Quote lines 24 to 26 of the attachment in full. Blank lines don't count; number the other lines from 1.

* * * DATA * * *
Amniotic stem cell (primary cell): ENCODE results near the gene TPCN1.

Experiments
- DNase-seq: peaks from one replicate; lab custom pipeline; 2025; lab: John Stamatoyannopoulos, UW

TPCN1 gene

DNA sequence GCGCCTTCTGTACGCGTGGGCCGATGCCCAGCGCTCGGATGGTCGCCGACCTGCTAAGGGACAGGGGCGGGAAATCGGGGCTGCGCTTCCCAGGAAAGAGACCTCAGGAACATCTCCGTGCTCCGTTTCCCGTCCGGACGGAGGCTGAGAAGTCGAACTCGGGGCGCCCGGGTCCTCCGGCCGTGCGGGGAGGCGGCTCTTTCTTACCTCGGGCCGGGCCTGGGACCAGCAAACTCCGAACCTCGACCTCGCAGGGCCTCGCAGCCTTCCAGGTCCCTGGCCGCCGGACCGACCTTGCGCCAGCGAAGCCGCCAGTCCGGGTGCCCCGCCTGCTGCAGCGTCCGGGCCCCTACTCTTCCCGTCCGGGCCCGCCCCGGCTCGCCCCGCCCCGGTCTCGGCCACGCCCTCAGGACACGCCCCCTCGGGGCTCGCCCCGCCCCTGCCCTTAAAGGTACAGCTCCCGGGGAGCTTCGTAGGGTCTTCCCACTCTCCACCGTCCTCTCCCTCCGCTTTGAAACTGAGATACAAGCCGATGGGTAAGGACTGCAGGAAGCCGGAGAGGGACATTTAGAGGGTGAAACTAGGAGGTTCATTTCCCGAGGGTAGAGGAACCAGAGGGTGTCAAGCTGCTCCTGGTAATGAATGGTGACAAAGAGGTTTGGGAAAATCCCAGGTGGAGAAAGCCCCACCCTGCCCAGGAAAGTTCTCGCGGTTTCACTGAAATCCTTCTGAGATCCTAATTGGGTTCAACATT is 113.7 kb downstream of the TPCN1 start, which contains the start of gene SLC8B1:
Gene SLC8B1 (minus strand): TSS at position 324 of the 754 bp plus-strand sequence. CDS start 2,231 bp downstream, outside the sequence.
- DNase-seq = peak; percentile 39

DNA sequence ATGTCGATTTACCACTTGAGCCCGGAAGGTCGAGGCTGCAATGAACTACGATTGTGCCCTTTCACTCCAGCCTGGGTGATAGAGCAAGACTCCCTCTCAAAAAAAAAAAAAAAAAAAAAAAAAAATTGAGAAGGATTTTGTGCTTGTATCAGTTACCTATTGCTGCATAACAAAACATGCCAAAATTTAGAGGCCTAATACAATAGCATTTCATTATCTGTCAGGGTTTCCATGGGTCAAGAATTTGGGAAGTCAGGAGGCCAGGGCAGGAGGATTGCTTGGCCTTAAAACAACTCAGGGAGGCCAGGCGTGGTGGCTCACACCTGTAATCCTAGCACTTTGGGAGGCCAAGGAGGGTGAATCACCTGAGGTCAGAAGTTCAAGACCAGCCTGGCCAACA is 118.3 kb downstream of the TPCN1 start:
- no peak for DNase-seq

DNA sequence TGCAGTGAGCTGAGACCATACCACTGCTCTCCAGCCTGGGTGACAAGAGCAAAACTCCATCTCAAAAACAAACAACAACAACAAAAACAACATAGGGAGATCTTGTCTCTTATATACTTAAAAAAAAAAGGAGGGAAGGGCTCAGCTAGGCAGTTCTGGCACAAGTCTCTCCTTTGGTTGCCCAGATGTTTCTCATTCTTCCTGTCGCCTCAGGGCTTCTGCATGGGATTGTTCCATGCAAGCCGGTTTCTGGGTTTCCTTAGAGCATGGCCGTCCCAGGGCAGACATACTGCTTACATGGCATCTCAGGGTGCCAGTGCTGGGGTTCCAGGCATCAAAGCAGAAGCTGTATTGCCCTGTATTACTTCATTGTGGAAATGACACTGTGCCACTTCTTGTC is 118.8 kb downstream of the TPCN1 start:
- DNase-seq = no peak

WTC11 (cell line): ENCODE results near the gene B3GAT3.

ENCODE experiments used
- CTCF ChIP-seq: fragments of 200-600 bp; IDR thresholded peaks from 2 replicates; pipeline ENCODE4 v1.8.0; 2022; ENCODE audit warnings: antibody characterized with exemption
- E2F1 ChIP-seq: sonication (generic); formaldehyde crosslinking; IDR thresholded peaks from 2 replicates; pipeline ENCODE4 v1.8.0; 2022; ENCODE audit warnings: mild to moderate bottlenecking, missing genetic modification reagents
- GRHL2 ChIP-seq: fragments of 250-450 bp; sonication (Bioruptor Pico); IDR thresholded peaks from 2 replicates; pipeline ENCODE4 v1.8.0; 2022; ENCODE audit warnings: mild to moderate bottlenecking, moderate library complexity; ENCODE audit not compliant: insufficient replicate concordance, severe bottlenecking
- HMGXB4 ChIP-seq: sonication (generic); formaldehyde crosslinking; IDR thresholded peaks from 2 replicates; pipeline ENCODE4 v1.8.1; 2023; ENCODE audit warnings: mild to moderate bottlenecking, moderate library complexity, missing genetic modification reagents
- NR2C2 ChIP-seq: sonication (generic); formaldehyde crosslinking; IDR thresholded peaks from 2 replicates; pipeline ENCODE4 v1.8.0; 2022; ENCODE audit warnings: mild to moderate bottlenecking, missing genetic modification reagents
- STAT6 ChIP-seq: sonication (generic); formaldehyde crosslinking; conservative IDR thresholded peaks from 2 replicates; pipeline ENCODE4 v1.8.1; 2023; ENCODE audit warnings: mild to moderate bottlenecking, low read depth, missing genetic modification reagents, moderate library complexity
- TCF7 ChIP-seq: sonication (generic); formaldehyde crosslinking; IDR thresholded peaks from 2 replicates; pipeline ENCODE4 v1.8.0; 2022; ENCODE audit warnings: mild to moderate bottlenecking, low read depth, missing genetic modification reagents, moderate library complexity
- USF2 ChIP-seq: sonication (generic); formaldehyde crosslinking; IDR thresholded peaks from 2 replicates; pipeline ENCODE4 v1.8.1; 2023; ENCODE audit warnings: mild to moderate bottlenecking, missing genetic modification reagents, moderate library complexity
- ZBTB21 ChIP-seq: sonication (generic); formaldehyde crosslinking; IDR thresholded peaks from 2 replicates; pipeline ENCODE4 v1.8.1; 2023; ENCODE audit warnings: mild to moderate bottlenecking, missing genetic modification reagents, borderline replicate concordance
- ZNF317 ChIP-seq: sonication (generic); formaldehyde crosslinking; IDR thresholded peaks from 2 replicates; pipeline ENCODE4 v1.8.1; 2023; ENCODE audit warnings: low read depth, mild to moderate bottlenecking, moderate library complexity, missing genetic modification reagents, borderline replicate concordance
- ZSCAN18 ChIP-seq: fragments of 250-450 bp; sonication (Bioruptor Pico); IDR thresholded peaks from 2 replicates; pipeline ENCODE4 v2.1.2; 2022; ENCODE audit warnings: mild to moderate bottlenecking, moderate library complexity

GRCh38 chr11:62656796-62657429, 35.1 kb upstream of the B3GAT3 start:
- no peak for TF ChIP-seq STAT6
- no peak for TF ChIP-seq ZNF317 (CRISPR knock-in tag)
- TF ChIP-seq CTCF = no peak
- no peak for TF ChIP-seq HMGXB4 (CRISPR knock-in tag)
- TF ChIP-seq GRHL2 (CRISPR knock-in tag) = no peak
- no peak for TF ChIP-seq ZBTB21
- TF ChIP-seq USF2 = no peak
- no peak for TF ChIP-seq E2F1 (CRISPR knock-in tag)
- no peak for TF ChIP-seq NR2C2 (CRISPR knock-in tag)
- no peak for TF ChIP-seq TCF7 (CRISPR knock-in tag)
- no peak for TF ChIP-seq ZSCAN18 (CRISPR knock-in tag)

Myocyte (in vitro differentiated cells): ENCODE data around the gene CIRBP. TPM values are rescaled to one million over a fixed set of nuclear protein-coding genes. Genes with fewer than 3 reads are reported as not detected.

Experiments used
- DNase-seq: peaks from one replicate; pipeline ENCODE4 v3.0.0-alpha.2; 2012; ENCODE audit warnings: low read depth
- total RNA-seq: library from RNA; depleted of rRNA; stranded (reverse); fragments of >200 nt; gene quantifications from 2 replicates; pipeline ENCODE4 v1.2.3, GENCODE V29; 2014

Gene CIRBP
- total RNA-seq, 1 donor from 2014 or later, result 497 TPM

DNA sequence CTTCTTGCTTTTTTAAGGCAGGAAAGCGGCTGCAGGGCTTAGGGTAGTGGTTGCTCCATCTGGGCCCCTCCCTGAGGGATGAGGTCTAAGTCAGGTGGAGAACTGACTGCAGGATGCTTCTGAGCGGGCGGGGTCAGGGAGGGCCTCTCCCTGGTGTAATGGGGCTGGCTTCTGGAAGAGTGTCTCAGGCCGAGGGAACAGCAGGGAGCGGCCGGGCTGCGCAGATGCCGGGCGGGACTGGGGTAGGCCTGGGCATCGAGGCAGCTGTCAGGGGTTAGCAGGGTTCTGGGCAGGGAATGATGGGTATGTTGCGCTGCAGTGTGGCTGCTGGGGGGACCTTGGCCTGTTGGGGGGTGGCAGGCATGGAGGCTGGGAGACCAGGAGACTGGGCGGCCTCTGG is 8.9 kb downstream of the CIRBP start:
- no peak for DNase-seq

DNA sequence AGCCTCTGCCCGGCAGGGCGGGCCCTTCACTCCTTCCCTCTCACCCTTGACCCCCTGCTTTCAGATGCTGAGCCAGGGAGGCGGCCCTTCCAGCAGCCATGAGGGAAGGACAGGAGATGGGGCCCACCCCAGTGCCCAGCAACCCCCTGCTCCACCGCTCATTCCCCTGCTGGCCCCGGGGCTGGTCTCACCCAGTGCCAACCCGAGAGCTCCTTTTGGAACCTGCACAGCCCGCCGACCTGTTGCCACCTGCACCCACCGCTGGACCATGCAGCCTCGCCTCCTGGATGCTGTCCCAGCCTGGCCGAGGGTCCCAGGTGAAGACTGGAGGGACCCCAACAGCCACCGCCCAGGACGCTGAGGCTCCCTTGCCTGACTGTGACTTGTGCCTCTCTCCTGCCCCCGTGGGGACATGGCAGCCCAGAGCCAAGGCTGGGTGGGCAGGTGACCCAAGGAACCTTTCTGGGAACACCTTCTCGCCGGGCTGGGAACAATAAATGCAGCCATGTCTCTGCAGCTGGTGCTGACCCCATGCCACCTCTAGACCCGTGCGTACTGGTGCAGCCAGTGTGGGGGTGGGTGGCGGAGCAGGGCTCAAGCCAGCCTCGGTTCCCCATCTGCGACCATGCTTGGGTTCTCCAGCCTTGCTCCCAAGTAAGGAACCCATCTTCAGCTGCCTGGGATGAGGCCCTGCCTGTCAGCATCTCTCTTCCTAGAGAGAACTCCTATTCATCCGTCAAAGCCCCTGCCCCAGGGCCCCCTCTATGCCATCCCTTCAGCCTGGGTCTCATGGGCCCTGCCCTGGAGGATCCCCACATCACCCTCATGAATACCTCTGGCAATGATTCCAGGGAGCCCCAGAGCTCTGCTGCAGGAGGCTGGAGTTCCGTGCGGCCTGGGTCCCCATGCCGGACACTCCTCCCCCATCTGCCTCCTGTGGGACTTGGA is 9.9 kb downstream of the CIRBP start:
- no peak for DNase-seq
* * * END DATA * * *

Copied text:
- ZSCAN18 ChIP-seq: fragments of 250-450 bp; sonication (Bioruptor Pico); IDR thresholded peaks from 2 replicates; pipeline ENCODE4 v2.1.2; 2022; ENCODE audit warnings: mild to moderate bottlenecking, moderate library complexity

GRCh38 chr11:62656796-62657429, 35.1 kb upstream of the B3GAT3 start:
- no peak for TF ChIP-seq STAT6